Agricultural Pesticides Linked to Autism
Pregnant women who live in close proximity to fields and farms that use pesticides should be wary. A new study shows such harmful chemicals are linked to a two-thirds increased risk of having a child with autism spectrum disorder.
Researchers with the University of California (UC) Davis MIND Institute have found that pesticides, including organophosphates, pyrethroids and carbamates, lead to later diagnoses of autism and other developmental delays. Also, the associations were stronger when the exposures occurred during the second and third trimesters of the women's pregnancies.
"While we still must investigate whether certain sub-groups are more vulnerable to exposures to these compounds than others, the message is very clear: Women who are pregnant should take special care to avoid contact with agricultural chemicals whenever possible," lead study author Janie F. Shelton said in a press release.
California is a top producer in the agriculture industry, and statewide spreads about 200 million pounds of it each year.
Pesticides, while necessary to protect crops, are neurotoxic and may pose threats to brain development during gestation, potentially resulting in developmental delay or autism.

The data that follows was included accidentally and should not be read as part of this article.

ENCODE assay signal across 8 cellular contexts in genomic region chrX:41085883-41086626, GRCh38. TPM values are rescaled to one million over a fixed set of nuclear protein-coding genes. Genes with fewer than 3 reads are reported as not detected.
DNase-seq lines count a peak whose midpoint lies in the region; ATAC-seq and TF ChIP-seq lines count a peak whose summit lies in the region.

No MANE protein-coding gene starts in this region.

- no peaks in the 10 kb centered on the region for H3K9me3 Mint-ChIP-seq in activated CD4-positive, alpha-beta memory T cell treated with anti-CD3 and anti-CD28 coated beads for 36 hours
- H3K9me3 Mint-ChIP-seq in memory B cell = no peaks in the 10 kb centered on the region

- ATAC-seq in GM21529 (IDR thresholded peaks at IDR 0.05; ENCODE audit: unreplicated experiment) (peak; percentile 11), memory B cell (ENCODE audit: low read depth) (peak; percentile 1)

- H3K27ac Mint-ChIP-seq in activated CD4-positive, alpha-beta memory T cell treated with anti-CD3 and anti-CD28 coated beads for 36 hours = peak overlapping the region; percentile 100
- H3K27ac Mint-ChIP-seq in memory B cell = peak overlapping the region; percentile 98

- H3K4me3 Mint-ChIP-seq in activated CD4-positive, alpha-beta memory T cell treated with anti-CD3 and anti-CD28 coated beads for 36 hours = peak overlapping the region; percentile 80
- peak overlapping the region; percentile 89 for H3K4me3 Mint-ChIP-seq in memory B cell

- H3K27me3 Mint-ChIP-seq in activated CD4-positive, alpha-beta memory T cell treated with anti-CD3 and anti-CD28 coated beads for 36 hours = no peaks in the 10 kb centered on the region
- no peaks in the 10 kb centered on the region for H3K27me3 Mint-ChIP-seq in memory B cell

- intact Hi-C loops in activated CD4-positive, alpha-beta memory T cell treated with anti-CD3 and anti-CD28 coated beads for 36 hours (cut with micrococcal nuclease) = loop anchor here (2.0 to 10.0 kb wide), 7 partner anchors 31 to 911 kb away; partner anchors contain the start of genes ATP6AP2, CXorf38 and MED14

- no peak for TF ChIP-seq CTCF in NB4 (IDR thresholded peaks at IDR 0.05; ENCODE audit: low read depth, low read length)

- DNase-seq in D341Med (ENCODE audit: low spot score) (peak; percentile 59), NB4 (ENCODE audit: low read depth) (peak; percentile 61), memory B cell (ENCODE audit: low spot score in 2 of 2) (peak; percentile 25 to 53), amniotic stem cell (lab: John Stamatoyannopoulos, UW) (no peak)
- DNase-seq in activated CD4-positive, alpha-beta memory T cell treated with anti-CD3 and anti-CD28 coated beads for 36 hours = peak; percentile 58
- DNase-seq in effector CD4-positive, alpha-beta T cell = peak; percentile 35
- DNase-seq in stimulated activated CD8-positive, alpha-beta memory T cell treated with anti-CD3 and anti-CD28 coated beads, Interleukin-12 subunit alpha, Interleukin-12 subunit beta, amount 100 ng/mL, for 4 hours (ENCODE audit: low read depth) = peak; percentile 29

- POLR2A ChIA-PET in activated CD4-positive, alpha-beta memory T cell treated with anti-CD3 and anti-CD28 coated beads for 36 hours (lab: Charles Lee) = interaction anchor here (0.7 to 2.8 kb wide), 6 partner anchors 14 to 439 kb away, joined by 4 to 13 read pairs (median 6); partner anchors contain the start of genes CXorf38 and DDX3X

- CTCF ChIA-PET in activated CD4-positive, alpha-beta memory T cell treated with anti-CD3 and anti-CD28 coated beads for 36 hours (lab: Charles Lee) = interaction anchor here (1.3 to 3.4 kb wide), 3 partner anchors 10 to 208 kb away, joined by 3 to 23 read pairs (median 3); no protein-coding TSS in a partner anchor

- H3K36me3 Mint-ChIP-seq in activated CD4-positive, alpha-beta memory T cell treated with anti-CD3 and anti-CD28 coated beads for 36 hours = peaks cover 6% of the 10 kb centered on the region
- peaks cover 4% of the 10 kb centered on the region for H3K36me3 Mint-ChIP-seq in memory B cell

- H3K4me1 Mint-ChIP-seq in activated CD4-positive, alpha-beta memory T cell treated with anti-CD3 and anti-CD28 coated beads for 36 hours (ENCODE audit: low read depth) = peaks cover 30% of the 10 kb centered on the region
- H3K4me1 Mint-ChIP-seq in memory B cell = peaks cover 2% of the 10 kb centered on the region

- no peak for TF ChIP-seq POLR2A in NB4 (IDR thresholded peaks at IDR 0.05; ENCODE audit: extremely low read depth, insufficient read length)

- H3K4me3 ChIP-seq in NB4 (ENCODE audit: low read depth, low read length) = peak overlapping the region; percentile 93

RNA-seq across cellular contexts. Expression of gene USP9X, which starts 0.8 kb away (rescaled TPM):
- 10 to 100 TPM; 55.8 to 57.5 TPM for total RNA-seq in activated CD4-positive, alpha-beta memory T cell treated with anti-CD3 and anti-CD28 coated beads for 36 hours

"In that early developmental gestational period, the brain is developing synapses, the spaces between neurons, where electrical impulses are turned into neurotransmitting chemicals that leap from one neuron to another to pass messages along," explained Irva Hertz-Picciotto, MIND Institute researcher and professor. "The formation of these junctions is really important and may well be where these pesticides are operating and affecting neurotransmission."
Using the California Pesticide Use Report, researchers looked at families with children between 2 and 5 diagnosed with autism or developmental delay or with typical development, most of whom live in the Sacramento Valley, Central Valley and the greater San Francisco Bay Area.
After comparing participants' addresses and pre-conception and pregnancy periods, they found a link between pesticide exposure and autism diagnosis. Organophosphates, in particular, were associated with an elevated risk.
This research has emphasized the importance of maternal nutrition during pregnancy, though it is impossible to entirely eliminate risks due to environmental exposures.
The findings were published in the journal Environmental Health Perspectives.